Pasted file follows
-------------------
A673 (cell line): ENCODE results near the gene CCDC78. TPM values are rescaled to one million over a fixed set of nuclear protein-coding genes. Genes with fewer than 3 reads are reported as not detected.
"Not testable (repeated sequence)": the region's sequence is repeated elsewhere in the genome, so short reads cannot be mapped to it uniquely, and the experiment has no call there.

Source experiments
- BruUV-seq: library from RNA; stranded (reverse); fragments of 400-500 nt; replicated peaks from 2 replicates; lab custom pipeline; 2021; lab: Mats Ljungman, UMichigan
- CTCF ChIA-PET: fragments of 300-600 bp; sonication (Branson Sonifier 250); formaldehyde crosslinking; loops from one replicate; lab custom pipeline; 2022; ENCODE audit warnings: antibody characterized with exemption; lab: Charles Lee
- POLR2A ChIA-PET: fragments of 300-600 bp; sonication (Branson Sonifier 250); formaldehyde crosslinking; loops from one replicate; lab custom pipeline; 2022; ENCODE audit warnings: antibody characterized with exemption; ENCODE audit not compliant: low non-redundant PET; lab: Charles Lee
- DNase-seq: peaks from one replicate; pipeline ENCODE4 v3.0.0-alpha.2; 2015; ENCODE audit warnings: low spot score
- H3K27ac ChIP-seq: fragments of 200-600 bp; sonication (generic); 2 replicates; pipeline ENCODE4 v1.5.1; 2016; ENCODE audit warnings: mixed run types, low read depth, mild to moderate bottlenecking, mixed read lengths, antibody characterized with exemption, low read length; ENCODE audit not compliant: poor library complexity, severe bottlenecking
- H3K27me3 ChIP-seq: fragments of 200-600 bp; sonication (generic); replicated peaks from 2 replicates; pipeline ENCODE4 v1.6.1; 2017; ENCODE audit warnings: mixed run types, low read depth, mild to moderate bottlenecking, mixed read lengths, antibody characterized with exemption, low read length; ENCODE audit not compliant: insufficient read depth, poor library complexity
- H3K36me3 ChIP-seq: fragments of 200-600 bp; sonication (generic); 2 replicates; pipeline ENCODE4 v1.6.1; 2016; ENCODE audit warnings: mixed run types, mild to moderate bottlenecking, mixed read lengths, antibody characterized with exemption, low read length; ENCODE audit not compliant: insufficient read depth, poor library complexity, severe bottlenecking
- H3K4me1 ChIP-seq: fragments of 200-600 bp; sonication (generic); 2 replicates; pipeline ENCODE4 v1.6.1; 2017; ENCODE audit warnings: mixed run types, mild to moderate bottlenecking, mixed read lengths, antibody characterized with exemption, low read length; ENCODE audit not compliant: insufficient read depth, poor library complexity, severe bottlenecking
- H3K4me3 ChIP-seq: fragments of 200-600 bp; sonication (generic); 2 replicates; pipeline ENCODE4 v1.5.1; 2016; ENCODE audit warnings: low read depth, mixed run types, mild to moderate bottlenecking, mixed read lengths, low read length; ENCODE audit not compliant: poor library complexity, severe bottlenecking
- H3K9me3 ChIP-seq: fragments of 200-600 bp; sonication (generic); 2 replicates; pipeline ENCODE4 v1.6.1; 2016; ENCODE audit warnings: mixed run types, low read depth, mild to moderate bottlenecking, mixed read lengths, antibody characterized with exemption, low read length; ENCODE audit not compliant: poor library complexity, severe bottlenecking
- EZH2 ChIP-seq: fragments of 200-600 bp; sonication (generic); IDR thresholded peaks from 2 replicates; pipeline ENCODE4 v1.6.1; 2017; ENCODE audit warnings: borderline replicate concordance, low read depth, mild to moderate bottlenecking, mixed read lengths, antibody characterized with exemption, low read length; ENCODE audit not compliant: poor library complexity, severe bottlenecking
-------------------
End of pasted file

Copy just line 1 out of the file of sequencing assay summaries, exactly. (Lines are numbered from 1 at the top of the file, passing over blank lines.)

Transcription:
A673 (cell line): ENCODE results near the gene CCDC78. TPM values are rescaled to one million over a fixed set of nuclear protein-coding genes. Genes with fewer than 3 reads are reported as not detected.